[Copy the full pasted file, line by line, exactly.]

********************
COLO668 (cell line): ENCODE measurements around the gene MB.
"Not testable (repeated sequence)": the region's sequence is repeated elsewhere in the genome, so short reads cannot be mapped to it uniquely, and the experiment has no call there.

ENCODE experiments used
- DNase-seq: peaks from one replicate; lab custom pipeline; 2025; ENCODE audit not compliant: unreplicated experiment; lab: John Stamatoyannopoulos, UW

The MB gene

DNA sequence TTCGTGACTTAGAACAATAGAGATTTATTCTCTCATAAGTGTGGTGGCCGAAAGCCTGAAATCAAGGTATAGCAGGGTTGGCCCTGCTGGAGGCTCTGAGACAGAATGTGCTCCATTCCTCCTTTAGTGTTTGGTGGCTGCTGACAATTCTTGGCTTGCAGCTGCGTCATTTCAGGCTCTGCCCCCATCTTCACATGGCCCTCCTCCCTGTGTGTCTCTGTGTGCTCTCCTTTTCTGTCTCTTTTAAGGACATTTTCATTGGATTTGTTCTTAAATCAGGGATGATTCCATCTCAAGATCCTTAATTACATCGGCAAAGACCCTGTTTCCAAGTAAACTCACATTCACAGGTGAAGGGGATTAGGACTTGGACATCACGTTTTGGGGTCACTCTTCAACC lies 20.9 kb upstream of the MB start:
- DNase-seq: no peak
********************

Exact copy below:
COLO668 (cell line): ENCODE measurements around the gene MB.
"Not testable (repeated sequence)": the region's sequence is repeated elsewhere in the genome, so short reads cannot be mapped to it uniquely, and the experiment has no call there.

ENCODE experiments used
- DNase-seq: peaks from one replicate; lab custom pipeline; 2025; ENCODE audit not compliant: unreplicated experiment; lab: John Stamatoyannopoulos, UW

The MB gene

DNA sequence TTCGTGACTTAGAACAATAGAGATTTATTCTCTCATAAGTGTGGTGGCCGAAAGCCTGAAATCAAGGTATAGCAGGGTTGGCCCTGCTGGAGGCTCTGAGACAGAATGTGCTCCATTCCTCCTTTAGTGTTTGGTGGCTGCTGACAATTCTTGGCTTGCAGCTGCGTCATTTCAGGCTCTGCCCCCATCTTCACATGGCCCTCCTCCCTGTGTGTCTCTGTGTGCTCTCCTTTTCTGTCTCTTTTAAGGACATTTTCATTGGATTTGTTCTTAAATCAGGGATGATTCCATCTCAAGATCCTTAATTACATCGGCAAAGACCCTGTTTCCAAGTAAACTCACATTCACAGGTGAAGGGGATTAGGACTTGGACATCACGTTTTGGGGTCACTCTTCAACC lies 20.9 kb upstream of the MB start:
- DNase-seq: no peak